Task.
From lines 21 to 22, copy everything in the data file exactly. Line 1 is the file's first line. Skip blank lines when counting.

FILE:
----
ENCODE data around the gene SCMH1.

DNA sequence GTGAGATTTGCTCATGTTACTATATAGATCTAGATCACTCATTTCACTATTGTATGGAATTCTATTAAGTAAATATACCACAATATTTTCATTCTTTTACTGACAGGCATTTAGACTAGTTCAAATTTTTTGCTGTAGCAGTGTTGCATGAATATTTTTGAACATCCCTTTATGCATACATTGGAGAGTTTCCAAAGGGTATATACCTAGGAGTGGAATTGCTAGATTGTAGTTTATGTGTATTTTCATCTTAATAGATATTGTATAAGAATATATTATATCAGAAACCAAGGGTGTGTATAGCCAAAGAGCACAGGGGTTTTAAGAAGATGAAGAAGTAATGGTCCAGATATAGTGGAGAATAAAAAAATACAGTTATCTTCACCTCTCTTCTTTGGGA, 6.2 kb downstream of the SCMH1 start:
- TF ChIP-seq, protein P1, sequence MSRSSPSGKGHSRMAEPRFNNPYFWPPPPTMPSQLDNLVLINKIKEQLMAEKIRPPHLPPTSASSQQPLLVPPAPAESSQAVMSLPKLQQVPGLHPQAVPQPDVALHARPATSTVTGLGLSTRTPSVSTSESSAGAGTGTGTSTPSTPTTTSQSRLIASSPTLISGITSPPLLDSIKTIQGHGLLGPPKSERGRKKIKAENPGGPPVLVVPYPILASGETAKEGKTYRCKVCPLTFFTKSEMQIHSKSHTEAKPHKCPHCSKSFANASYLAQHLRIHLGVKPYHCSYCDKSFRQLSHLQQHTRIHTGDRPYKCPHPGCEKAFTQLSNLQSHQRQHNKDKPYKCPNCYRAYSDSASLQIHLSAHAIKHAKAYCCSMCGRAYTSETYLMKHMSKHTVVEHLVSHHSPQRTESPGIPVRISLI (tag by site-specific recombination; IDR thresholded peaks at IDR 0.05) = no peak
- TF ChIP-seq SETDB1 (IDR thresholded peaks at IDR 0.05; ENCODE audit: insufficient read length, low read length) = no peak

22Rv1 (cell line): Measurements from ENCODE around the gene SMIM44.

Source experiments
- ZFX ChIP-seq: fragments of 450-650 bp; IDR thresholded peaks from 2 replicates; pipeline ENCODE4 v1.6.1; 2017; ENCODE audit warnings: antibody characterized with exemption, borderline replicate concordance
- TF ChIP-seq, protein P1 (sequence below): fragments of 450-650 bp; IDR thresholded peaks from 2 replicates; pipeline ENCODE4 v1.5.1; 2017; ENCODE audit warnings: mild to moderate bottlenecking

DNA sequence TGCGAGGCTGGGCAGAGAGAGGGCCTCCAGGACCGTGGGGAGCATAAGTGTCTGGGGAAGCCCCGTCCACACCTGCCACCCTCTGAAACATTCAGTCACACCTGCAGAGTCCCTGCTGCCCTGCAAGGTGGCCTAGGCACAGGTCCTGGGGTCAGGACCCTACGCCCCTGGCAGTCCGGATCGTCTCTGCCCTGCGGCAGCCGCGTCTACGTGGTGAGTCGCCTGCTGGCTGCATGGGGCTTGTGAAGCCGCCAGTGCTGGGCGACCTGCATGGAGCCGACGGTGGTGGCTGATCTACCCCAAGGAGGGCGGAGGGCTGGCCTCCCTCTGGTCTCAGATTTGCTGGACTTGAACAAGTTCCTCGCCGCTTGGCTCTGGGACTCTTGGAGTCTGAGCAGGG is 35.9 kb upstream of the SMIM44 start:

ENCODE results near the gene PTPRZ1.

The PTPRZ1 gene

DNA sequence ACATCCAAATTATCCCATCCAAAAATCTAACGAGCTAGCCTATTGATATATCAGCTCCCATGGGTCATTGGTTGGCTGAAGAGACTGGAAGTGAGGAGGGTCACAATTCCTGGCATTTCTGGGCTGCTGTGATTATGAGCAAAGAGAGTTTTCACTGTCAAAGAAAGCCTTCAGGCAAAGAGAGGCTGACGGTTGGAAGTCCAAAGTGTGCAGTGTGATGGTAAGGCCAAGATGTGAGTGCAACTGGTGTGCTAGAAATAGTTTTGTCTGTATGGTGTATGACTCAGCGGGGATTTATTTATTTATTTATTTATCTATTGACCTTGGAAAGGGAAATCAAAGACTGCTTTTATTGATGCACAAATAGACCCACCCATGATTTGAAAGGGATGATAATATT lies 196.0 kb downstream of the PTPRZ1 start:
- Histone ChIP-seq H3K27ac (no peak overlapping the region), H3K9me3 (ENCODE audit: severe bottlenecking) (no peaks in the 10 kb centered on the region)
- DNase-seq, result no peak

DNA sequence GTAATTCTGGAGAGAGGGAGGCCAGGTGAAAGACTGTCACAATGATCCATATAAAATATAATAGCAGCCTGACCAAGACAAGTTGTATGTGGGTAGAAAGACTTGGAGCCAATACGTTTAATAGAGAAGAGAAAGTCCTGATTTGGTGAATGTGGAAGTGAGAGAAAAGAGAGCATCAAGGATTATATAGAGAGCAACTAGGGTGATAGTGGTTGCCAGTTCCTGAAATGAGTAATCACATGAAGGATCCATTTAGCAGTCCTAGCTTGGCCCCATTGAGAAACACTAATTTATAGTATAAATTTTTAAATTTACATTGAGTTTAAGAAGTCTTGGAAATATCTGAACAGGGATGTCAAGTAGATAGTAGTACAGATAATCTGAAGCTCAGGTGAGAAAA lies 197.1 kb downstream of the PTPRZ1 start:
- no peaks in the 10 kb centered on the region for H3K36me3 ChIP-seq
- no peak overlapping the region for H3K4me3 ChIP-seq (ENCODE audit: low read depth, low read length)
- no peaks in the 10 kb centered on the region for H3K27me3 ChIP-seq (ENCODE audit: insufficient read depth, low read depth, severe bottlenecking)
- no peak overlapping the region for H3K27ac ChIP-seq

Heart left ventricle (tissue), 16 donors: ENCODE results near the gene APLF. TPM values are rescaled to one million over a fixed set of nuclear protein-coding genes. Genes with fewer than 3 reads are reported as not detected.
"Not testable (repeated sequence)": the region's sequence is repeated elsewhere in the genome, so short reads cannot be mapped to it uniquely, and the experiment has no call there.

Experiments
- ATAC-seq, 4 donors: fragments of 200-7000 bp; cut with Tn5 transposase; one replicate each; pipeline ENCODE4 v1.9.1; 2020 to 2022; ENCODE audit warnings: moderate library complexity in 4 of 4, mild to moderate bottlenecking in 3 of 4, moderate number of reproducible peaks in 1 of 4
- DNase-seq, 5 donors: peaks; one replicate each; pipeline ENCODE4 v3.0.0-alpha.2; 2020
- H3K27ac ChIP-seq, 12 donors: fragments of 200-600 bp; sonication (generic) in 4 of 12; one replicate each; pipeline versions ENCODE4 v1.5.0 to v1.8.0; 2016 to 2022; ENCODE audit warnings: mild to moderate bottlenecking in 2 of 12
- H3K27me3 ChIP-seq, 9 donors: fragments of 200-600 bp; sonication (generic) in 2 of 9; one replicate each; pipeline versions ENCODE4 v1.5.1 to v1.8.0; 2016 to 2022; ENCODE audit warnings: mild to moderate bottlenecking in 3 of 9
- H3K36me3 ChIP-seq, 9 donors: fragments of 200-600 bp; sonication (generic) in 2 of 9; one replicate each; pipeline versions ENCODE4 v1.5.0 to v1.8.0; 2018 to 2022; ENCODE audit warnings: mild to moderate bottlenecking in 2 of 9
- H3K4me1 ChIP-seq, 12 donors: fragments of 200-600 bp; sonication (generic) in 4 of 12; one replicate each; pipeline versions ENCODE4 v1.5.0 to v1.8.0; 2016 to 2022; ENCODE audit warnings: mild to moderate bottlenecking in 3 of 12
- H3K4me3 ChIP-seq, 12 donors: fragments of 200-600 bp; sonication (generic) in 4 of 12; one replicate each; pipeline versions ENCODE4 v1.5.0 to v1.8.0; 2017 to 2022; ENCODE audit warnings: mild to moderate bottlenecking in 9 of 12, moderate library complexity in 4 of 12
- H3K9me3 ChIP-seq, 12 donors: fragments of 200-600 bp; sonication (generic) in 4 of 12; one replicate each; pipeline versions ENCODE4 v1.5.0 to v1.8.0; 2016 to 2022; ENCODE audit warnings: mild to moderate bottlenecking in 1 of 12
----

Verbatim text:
"Not testable (repeated sequence)": the region's sequence is repeated elsewhere in the genome, so short reads cannot be mapped to it uniquely, and the experiment has no call there.

Experiments